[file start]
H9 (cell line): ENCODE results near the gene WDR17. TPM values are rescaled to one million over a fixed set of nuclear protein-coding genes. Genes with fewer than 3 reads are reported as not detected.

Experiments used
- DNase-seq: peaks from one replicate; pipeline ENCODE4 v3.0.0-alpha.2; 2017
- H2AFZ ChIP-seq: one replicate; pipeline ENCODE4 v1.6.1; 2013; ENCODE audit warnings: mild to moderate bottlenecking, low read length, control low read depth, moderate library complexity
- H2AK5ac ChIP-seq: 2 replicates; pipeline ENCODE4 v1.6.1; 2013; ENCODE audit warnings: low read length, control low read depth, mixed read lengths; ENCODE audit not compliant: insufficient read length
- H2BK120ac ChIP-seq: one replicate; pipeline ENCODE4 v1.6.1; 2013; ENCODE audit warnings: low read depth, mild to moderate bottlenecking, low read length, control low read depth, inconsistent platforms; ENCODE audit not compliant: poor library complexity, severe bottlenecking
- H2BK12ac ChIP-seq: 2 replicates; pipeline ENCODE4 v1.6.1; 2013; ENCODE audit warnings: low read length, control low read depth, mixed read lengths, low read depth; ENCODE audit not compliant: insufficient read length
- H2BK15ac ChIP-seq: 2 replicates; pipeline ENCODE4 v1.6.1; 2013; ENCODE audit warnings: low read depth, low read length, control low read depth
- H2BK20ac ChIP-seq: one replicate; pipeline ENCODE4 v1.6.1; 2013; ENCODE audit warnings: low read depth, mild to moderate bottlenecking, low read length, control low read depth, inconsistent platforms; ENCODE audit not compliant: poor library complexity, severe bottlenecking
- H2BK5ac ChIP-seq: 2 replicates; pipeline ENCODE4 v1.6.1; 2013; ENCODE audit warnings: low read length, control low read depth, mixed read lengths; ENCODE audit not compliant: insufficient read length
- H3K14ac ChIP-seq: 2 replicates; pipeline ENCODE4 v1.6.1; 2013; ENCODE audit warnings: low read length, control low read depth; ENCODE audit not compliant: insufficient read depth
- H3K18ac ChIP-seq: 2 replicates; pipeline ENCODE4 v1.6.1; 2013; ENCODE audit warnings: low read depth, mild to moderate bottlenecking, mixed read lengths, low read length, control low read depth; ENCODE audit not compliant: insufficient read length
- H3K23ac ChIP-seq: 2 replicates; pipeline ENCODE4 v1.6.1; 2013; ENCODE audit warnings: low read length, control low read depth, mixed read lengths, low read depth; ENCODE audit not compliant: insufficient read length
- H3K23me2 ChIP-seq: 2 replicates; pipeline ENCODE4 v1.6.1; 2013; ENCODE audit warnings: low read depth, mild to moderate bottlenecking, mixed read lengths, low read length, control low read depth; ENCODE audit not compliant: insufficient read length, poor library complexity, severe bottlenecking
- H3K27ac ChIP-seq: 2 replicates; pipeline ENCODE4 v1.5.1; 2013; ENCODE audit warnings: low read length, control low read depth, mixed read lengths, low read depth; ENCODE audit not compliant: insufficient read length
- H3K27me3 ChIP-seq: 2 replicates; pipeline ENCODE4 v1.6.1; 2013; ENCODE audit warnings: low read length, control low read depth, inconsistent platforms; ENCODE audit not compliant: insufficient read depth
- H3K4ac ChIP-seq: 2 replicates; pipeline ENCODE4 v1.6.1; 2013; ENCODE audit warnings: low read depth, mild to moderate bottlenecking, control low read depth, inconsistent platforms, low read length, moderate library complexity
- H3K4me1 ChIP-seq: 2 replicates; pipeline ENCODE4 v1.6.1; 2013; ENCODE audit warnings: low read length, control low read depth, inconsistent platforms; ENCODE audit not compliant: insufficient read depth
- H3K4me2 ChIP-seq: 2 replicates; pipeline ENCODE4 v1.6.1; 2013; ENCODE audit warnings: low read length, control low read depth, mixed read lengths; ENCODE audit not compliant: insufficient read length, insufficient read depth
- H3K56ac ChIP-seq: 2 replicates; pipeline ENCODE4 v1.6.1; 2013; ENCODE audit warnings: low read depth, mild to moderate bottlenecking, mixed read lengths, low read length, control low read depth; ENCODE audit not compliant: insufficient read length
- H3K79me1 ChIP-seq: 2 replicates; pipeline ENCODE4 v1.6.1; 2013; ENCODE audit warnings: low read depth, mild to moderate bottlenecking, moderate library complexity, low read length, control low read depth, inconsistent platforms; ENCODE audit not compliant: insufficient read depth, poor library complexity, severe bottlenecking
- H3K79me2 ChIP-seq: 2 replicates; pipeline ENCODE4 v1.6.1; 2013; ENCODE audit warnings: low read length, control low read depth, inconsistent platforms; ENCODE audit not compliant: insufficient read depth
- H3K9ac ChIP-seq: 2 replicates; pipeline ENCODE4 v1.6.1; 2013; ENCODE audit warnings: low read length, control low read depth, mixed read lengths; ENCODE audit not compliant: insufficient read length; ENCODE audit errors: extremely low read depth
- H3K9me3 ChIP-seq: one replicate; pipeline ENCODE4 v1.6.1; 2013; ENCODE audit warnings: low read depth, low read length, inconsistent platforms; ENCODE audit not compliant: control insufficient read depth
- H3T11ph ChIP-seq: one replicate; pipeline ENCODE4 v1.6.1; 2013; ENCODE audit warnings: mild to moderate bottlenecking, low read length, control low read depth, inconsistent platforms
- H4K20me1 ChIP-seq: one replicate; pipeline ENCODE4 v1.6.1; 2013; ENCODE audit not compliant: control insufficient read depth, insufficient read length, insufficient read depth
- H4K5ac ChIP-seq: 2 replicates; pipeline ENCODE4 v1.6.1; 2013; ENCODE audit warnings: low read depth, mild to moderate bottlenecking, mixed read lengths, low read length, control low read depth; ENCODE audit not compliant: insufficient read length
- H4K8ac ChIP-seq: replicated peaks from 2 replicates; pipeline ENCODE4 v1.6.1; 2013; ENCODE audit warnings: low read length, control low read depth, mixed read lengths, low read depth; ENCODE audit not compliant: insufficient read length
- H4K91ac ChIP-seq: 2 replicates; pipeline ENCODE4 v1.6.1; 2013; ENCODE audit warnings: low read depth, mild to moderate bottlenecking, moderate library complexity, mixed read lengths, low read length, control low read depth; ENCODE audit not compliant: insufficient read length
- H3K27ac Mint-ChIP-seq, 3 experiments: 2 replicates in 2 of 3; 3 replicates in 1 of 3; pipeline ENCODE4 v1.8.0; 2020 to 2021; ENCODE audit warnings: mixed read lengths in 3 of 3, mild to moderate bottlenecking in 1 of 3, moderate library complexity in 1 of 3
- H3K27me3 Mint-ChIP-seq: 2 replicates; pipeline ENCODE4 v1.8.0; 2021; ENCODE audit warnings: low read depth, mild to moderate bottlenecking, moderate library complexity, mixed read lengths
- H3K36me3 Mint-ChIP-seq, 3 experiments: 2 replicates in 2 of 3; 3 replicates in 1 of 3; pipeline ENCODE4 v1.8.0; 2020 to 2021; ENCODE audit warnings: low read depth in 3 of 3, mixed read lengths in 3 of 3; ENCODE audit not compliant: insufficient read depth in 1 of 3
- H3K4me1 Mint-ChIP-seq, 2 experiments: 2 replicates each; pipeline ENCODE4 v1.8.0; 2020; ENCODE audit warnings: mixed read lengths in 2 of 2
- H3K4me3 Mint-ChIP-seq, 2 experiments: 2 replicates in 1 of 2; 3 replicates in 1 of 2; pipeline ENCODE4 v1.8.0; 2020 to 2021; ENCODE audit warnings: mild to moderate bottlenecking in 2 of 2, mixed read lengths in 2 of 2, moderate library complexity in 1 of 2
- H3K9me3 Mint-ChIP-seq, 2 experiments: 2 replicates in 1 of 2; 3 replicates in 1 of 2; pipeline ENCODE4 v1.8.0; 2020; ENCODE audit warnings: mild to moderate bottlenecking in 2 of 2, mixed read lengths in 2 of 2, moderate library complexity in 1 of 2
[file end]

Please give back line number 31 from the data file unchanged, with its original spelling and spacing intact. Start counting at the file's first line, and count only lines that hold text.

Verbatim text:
- H3K27me3 Mint-ChIP-seq: 2 replicates; pipeline ENCODE4 v1.8.0; 2021; ENCODE audit warnings: low read depth, mild to moderate bottlenecking, moderate library complexity, mixed read lengths